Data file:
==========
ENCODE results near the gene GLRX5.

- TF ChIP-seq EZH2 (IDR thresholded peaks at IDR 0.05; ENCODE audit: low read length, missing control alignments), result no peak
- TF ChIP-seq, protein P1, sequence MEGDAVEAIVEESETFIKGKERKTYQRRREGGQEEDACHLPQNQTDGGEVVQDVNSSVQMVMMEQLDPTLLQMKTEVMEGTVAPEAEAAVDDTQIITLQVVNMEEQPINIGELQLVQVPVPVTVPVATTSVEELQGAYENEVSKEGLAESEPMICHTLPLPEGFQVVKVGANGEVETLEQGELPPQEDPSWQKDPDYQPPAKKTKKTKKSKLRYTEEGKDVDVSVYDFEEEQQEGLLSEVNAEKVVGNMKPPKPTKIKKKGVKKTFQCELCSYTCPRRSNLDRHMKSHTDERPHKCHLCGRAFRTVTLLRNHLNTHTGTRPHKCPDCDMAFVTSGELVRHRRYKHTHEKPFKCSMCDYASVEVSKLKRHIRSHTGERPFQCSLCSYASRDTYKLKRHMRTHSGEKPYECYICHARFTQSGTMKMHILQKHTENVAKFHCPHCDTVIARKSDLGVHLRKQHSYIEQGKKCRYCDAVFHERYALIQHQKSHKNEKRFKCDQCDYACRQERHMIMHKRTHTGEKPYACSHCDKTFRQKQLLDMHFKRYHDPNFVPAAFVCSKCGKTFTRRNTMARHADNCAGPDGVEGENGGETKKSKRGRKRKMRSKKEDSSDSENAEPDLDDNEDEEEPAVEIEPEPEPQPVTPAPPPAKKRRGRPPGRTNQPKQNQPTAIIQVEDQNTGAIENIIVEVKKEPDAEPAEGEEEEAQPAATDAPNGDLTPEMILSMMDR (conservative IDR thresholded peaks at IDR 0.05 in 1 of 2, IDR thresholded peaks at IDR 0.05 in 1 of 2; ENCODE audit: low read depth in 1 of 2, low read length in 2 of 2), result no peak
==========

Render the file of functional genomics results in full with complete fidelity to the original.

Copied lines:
ENCODE results near the gene GLRX5.

- TF ChIP-seq EZH2 (IDR thresholded peaks at IDR 0.05; ENCODE audit: low read length, missing control alignments), result no peak
- TF ChIP-seq, protein P1, sequence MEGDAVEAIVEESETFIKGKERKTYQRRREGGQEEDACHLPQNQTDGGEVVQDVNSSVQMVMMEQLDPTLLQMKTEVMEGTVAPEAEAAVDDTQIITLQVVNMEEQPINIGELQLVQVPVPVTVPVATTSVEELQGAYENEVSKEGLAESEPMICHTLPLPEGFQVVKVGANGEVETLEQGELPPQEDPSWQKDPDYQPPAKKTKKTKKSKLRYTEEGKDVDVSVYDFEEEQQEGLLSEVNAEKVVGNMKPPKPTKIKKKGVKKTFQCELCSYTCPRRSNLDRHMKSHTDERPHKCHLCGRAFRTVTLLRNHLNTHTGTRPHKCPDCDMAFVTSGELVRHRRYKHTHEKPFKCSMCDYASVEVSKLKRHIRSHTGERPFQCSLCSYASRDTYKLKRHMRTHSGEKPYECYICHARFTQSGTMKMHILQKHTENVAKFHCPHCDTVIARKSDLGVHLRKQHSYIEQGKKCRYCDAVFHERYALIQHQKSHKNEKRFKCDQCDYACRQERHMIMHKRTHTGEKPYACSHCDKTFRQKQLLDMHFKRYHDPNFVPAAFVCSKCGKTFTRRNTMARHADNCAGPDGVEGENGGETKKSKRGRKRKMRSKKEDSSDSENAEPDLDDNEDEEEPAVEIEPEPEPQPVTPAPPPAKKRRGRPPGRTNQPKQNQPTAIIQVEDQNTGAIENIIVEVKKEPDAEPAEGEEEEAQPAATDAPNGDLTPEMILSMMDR (conservative IDR thresholded peaks at IDR 0.05 in 1 of 2, IDR thresholded peaks at IDR 0.05 in 1 of 2; ENCODE audit: low read depth in 1 of 2, low read length in 2 of 2), result no peak